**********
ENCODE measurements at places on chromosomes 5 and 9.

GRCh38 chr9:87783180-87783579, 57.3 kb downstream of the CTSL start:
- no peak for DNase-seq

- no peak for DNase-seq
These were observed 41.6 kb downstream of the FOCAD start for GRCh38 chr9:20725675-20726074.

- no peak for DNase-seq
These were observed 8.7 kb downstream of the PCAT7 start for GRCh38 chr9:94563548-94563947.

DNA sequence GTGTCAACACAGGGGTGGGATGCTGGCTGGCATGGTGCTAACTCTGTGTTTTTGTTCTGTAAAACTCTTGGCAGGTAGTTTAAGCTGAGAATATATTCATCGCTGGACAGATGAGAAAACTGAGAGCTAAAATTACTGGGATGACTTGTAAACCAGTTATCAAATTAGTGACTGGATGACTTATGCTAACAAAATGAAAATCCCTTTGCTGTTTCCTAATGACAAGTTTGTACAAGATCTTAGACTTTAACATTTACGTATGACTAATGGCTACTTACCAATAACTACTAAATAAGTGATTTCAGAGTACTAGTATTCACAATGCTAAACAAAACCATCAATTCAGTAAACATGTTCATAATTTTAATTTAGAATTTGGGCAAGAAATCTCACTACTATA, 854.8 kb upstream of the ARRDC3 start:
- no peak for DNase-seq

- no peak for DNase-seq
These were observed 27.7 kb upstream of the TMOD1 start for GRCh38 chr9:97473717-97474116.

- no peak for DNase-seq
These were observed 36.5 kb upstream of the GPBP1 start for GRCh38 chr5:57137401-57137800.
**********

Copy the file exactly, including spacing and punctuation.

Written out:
ENCODE measurements at places on chromosomes 5 and 9.

GRCh38 chr9:87783180-87783579, 57.3 kb downstream of the CTSL start:
- no peak for DNase-seq

- no peak for DNase-seq
These were observed 41.6 kb downstream of the FOCAD start for GRCh38 chr9:20725675-20726074.

- no peak for DNase-seq
These were observed 8.7 kb downstream of the PCAT7 start for GRCh38 chr9:94563548-94563947.

DNA sequence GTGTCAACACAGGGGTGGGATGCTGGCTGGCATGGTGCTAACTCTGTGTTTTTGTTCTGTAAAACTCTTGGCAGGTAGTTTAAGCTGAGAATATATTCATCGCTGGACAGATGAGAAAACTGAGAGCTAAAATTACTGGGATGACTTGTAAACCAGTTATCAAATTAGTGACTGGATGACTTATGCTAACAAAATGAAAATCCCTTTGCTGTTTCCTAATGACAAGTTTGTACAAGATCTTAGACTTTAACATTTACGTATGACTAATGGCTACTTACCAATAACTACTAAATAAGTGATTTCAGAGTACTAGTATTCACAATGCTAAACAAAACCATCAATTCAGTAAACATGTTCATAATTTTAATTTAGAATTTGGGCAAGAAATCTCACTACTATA, 854.8 kb upstream of the ARRDC3 start:
- no peak for DNase-seq

- no peak for DNase-seq
These were observed 27.7 kb upstream of the TMOD1 start for GRCh38 chr9:97473717-97474116.

- no peak for DNase-seq
These were observed 36.5 kb upstream of the GPBP1 start for GRCh38 chr5:57137401-57137800.